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BMJ. Aug 12, 2000; 321(7258): 405–412.
PMCID: PMC27454

Association of glycaemia with macrovascular and microvascular complications of type 2 diabetes (UKPDS 35): prospective observational study

Irene M Stratton, senior statistician,a Amanda I Adler, epidemiologist,a H Andrew W Neil, university lecturer in clinical epidemiology,b David R Matthews, consultant diabetologist,c Susan E Manley, biochemist,a Carole A Cull, senior statistician,a David Hadden, consultant physician,d Robert C Turner, director,e and Rury R Holman, directora on behalf of the UK Prospective Diabetes Study Group

Abstract

Objective

To determine the relation between exposure to glycaemia over time and the risk of macrovascular or microvascular complications in patients with type 2 diabetes.

Design

Prospective observational study.

Setting

23 hospital based clinics in England, Scotland, and Northern Ireland.

Participants

4585 white, Asian Indian, and Afro-Caribbean UKPDS patients, whether randomised or not to treatment, were included in analyses of incidence; of these, 3642 were included in analyses of relative risk.

Outcome measures

Primary predefined aggregate clinical outcomes: any end point or deaths related to diabetes and all cause mortality. Secondary aggregate outcomes: myocardial infarction, stroke, amputation (including death from peripheral vascular disease), and microvascular disease (predominantly retinal photo-coagulation). Single end points: non-fatal heart failure and cataract extraction. Risk reduction associated with a 1% reduction in updated mean HbA1c adjusted for possible confounders at diagnosis of diabetes.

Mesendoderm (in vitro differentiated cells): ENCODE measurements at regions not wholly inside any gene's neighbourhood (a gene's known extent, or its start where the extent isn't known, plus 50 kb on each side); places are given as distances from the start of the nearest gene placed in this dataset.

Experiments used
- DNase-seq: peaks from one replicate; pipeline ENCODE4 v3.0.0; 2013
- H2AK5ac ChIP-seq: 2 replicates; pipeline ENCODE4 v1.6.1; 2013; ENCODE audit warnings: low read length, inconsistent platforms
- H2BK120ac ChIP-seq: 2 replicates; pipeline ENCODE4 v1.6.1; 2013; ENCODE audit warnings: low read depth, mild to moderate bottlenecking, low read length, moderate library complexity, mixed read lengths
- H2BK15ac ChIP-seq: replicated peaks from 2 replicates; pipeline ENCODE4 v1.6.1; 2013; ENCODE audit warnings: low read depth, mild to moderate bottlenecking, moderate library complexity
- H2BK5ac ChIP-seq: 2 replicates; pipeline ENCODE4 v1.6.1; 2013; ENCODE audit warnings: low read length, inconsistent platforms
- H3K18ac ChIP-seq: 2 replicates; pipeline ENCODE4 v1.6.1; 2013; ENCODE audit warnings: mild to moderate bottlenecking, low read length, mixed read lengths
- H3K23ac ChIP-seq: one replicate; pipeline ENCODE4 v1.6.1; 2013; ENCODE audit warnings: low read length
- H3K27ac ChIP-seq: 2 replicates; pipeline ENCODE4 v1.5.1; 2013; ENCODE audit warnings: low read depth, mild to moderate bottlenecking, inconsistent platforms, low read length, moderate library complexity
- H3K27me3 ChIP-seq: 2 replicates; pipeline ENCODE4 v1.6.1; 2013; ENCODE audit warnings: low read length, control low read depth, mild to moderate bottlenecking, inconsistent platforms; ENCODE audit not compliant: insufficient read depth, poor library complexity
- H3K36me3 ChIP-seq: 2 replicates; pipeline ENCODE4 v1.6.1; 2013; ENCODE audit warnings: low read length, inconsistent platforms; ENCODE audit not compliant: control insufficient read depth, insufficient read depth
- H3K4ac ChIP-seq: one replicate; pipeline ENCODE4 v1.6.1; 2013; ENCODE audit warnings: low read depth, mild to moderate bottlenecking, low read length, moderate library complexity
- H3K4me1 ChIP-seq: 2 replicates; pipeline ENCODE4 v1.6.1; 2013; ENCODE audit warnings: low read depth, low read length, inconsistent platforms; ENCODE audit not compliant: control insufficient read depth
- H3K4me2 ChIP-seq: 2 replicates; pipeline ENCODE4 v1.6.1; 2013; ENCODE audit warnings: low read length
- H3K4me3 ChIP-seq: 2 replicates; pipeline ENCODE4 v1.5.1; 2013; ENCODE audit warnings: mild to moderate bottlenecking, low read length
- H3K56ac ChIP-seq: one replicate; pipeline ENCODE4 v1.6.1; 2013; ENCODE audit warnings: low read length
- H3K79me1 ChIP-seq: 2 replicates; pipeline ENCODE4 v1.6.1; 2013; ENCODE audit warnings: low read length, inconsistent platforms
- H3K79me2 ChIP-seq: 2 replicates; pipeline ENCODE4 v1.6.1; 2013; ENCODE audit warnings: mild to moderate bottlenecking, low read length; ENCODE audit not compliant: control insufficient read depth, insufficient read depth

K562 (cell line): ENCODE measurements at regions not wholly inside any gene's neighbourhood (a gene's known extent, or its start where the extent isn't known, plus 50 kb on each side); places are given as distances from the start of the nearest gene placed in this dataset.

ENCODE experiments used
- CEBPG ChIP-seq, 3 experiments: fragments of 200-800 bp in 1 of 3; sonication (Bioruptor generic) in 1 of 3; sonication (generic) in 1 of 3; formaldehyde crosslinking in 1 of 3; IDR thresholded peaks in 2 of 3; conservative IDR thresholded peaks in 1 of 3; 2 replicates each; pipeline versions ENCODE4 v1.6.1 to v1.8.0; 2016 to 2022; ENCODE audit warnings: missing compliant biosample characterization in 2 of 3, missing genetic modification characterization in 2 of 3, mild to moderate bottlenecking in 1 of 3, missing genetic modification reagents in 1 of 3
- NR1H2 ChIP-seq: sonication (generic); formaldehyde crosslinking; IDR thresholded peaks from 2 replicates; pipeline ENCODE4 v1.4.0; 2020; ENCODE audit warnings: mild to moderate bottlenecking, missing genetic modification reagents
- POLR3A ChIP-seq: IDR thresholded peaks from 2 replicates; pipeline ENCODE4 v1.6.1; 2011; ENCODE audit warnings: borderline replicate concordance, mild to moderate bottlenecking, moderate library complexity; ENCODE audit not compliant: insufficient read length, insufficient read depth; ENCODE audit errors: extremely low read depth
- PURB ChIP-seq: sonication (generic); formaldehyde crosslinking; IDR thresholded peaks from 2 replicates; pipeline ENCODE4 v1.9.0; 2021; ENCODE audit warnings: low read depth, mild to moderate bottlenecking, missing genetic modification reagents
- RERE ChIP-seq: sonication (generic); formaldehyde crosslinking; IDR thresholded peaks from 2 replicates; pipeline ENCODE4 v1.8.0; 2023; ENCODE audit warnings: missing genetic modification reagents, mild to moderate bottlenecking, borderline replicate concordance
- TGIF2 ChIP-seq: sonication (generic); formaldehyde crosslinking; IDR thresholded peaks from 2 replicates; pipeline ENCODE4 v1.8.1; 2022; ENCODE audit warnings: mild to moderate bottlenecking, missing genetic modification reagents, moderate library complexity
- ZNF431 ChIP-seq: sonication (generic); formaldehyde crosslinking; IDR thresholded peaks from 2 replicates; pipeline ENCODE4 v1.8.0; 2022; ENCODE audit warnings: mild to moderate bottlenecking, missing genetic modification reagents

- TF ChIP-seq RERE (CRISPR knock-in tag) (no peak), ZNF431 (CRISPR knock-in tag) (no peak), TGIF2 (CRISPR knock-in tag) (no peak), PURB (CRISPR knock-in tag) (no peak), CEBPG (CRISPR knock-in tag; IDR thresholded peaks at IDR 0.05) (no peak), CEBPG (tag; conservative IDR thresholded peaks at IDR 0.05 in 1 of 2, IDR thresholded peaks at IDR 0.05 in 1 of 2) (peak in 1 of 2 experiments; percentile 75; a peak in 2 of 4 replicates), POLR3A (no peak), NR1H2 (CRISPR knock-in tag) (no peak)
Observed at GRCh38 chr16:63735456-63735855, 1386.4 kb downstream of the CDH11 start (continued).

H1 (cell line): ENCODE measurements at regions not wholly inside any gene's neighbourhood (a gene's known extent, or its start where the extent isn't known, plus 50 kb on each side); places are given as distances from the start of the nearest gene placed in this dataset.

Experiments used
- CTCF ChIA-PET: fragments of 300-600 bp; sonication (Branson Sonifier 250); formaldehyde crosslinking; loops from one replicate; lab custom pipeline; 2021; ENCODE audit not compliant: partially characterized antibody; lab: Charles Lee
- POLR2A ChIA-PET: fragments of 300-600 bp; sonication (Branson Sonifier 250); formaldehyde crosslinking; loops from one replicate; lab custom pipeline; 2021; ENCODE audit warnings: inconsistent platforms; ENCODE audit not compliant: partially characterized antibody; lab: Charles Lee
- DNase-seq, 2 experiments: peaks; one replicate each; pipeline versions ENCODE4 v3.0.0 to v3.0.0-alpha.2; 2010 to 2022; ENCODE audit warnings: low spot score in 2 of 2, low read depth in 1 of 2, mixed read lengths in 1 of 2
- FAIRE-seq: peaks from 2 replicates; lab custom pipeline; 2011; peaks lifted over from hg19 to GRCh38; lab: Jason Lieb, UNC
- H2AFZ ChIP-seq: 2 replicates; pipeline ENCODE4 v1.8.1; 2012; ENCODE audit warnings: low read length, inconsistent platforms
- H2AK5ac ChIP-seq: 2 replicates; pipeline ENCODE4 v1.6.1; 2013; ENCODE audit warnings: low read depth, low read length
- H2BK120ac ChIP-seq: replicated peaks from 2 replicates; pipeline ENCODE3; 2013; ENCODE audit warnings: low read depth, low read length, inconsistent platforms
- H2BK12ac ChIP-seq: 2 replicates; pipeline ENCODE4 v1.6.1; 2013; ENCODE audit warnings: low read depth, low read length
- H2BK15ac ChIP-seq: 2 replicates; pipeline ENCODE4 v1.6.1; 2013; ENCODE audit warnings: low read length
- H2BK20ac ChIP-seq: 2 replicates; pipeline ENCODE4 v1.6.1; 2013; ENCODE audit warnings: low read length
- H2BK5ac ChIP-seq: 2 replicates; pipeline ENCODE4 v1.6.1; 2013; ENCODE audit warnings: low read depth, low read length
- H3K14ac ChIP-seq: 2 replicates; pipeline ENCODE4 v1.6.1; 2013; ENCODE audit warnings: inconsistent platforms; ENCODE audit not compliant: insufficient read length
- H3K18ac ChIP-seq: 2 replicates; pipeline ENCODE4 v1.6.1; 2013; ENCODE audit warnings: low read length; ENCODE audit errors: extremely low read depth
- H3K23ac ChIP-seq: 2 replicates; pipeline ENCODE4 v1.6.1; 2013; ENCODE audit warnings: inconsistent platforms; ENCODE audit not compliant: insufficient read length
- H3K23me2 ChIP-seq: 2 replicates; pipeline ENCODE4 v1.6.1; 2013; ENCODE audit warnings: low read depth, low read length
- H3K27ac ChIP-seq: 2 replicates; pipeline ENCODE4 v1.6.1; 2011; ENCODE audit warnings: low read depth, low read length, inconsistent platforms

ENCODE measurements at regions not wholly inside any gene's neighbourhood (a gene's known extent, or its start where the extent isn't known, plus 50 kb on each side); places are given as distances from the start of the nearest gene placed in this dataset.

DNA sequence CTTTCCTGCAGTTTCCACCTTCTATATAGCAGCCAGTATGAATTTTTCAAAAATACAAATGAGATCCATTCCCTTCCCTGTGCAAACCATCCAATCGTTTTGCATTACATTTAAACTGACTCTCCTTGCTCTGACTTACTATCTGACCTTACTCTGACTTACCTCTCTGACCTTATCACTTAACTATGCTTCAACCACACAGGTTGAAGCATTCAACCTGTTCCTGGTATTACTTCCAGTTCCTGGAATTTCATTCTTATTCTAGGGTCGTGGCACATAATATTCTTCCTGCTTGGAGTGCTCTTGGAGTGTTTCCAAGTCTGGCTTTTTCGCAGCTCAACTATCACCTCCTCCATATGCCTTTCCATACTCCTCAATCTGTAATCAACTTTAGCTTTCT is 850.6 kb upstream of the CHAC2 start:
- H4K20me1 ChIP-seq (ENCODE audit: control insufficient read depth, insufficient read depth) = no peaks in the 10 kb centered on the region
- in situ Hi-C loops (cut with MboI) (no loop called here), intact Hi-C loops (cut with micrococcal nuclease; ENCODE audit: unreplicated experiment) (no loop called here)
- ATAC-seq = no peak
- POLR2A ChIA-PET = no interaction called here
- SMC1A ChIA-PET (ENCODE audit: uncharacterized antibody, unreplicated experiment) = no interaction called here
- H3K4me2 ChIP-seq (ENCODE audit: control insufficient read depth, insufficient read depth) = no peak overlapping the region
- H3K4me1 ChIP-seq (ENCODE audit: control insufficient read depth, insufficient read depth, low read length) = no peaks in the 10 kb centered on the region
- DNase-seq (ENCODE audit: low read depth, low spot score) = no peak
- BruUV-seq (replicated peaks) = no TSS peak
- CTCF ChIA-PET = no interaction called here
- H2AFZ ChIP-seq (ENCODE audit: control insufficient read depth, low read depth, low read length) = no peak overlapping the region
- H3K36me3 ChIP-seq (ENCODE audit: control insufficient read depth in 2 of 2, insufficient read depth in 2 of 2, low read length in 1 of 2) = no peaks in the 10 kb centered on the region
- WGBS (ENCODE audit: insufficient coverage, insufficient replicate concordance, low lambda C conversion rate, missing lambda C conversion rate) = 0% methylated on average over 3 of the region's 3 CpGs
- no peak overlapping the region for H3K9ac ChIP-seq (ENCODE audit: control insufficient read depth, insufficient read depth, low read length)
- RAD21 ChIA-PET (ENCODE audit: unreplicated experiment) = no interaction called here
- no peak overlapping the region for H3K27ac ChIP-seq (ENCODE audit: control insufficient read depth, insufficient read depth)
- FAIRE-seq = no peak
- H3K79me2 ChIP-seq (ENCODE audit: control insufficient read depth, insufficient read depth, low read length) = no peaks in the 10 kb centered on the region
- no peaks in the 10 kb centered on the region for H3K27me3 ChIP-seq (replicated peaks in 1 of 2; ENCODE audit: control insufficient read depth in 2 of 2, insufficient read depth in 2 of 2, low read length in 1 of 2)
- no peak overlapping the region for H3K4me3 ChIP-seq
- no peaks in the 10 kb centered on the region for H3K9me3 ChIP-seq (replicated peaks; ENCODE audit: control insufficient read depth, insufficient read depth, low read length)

Results

The incidence of clinical complications was significantly associated with glycaemia. Each 1% reduction in updated mean HbA1c was associated with reductions in risk of 21% for any end point related to diabetes (95% confidence interval 17% to 24%, P<0.0001), 21% for deaths related to diabetes (15% to 27%, P<0.0001), 14% for myocardial infarction (8% to 21%, P<0.0001), and 37% for microvascular complications (33% to 41%, P<0.0001). No threshold of risk was observed for any end point.

Conclusions

In patients with type 2 diabetes the risk of diabetic complications was strongly associated with previous hyperglycaemia. Any reduction in HbA1c is likely to reduce the risk of complications, with the lowest risk being in those with HbA1c values in the normal range (<6.0%).


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